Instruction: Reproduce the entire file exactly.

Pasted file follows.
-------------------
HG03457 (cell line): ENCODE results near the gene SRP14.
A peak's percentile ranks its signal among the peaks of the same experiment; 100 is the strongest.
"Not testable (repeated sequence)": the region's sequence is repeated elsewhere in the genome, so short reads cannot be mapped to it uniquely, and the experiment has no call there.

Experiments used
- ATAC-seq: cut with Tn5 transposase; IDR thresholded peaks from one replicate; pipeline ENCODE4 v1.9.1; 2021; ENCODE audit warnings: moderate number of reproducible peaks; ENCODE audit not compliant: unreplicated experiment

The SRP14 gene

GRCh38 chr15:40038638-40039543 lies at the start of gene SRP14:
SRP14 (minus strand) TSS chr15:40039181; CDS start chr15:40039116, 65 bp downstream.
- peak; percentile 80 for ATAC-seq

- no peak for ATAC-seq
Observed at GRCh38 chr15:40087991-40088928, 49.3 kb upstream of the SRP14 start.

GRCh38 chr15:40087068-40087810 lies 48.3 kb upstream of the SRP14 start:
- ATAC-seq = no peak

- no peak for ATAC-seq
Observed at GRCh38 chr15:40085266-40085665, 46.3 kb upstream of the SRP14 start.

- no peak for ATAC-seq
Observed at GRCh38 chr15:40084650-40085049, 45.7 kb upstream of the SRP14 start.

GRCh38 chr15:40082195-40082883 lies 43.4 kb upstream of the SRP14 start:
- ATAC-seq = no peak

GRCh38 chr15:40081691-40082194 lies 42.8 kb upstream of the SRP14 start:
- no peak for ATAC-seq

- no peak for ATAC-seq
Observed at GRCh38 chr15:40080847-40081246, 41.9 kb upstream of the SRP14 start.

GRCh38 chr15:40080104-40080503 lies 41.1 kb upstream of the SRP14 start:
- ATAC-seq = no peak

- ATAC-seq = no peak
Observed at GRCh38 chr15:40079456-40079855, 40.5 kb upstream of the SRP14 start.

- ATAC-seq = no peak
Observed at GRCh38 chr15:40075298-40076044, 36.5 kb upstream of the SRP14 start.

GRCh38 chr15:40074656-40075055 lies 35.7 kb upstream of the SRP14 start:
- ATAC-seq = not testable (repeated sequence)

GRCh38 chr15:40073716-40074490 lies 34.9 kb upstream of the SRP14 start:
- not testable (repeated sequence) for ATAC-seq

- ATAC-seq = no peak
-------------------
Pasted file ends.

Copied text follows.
HG03457 (cell line): ENCODE results near the gene SRP14.
A peak's percentile ranks its signal among the peaks of the same experiment; 100 is the strongest.
"Not testable (repeated sequence)": the region's sequence is repeated elsewhere in the genome, so short reads cannot be mapped to it uniquely, and the experiment has no call there.

Experiments used
- ATAC-seq: cut with Tn5 transposase; IDR thresholded peaks from one replicate; pipeline ENCODE4 v1.9.1; 2021; ENCODE audit warnings: moderate number of reproducible peaks; ENCODE audit not compliant: unreplicated experiment

The SRP14 gene

GRCh38 chr15:40038638-40039543 lies at the start of gene SRP14:
SRP14 (minus strand) TSS chr15:40039181; CDS start chr15:40039116, 65 bp downstream.
- peak; percentile 80 for ATAC-seq

- no peak for ATAC-seq
Observed at GRCh38 chr15:40087991-40088928, 49.3 kb upstream of the SRP14 start.

GRCh38 chr15:40087068-40087810 lies 48.3 kb upstream of the SRP14 start:
- ATAC-seq = no peak

- no peak for ATAC-seq
Observed at GRCh38 chr15:40085266-40085665, 46.3 kb upstream of the SRP14 start.

- no peak for ATAC-seq
Observed at GRCh38 chr15:40084650-40085049, 45.7 kb upstream of the SRP14 start.

GRCh38 chr15:40082195-40082883 lies 43.4 kb upstream of the SRP14 start:
- ATAC-seq = no peak

GRCh38 chr15:40081691-40082194 lies 42.8 kb upstream of the SRP14 start:
- no peak for ATAC-seq

- no peak for ATAC-seq
Observed at GRCh38 chr15:40080847-40081246, 41.9 kb upstream of the SRP14 start.

GRCh38 chr15:40080104-40080503 lies 41.1 kb upstream of the SRP14 start:
- ATAC-seq = no peak

- ATAC-seq = no peak
Observed at GRCh38 chr15:40079456-40079855, 40.5 kb upstream of the SRP14 start.

- ATAC-seq = no peak
Observed at GRCh38 chr15:40075298-40076044, 36.5 kb upstream of the SRP14 start.

GRCh38 chr15:40074656-40075055 lies 35.7 kb upstream of the SRP14 start:
- ATAC-seq = not testable (repeated sequence)

GRCh38 chr15:40073716-40074490 lies 34.9 kb upstream of the SRP14 start:
- not testable (repeated sequence) for ATAC-seq

- ATAC-seq = no peak